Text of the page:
DR. Yung-Jen Chuang Laboratory
Ph.D. in Bioengineering 2000
University of Illinois at Chicago, Chicago, IL, USA
B.Sc. in Chemical Engineering 1989
National Tsing Hua University, Hsinchu, Taiwan
Postdoctoral fellow in Division of Hematology, Department of Medicine, 2000-2004
Stanford University, Palo Alto, CA, USA
OUR LATEST RESEARCH
Development of a rapid and economic in vivo electrocardiogram platform for cardiovascular drug assay and electrophysiology research in adult zebrafish
Scientific Reports. 2018 Oct 30
Few laboratories are able to perform electrocardiography (ECG) in adult zebrafish due to the high cost and limited availability of a convenient in vivo ECG recording system. In this study, an inexpensive ECG recording platform and operation protocol that has been optimized for adult zebrafish ECG research was developed. The core hardware includes integration of a ready-to-use portable ECG kit with a set of custom-made needle electrode probes. A combined anesthetic formula of MS-222 and isoflurane was first tested to determine the optimal assay conditions to minimize the interference to zebrafish cardiac physiology under sedation. For demonstration, we treated wild-type zebrafish with different pharmacological agents known to affect cardiac rhythms in humans. Conserved electrophysiological responses to these drugs were induced in adult zebrafish and recorded in real time. This economic ECG platform has the potential to facilitate teaching and training in cardiac electrophysiology with adult zebrafish and to promote future translational applications in cardiovascular medicine.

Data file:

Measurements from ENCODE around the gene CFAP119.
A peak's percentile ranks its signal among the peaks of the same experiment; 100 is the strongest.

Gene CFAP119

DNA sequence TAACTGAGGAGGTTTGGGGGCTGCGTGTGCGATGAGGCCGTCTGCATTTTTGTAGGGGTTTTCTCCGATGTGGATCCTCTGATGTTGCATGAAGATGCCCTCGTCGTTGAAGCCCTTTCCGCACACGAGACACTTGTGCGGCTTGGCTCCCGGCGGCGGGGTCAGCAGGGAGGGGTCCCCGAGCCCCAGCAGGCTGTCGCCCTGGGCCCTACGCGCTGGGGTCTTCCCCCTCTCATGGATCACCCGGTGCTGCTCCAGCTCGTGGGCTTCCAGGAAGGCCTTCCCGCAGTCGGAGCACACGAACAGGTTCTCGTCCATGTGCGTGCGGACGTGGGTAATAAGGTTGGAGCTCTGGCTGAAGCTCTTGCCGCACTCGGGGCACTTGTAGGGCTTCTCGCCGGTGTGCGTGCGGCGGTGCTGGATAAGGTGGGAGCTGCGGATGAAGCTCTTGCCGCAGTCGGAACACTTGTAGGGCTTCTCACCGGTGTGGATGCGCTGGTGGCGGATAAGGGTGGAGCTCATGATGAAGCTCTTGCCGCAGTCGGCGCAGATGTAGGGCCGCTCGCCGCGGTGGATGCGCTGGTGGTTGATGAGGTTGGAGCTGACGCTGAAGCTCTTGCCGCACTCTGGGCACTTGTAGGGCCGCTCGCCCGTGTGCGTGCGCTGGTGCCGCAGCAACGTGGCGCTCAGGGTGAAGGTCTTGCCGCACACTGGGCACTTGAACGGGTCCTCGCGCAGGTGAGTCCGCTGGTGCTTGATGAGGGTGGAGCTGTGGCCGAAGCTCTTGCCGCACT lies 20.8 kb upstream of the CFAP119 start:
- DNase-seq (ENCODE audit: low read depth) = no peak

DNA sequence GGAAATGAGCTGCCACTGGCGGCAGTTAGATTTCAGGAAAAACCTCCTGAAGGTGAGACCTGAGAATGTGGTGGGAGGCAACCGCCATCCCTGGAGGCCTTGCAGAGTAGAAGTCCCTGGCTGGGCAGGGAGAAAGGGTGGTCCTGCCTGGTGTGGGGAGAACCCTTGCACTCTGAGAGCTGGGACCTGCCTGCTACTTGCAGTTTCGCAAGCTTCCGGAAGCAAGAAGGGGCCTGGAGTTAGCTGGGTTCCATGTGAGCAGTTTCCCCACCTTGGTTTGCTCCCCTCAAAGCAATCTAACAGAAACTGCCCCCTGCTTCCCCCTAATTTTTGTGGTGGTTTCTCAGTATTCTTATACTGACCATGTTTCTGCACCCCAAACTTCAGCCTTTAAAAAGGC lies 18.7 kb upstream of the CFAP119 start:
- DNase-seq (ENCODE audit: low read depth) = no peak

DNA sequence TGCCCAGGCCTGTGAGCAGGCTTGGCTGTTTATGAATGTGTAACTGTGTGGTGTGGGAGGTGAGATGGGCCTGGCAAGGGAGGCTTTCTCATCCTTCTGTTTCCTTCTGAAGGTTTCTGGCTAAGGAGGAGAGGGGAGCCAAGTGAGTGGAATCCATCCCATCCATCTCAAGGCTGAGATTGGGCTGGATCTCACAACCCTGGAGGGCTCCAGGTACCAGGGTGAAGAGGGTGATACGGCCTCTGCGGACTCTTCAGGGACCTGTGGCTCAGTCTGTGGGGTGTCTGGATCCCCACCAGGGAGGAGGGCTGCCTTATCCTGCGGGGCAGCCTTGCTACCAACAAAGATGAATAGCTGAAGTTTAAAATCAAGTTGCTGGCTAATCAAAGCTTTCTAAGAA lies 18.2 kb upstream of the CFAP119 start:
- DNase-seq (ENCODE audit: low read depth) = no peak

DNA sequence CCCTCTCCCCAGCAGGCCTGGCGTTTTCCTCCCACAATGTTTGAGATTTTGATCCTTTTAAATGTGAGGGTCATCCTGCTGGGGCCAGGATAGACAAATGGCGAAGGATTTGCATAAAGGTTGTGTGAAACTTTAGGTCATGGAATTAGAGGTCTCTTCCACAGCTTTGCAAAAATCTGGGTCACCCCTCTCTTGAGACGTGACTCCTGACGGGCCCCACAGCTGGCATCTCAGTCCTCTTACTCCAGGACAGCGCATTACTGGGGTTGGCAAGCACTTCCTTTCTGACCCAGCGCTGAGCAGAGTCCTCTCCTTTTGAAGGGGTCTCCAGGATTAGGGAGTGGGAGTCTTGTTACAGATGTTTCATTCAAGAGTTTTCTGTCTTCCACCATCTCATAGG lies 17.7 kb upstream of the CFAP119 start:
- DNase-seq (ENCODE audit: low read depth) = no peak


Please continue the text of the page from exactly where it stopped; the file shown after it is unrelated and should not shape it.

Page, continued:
Effect of Tumor Microenvironment on Selective Uptake of Boric Acid in HepG2 Human Hepatoma Cells
Anticancer Research. 2017 Sep 21.
Feasibility and efficacy of boric acid (BA)-mediated boron neutron capture therapy (BNCT) was first demonstrated in eliminating hepatocellular carcinoma (HCC) in a rat model. Furthermore, selective uptake of BA by liver tumor cells was shown in a rabbit model. To gain further insight, this study aimed to investigate the mechanisms of transportation and selective uptake of BA in HepG2 liver tumor cells. Materials and Methods: Transportation of BA in HepG2 cells was analyzed by time-course assays and by analyzing the rate of diffusion versus the concentration of BA. The effect of different tumor conditions on BA uptake was studied by treating HepG2 cells with 25 µg 10B/ml BA in different concentrations of glucose, at different pH and in the presence of water-soluble cholesterol. Results: HepG2 cells mainly uptake BA by simple diffusion. Cell membrane permeability may also contribute to tumor-specific uptake of BA. Conclusion: The selective uptake of BA was achieved primarily by diffusion, while other factors, such as low pH and increased membrane fluidity, which are hallmarks of HCC, might further enhance BA uptake.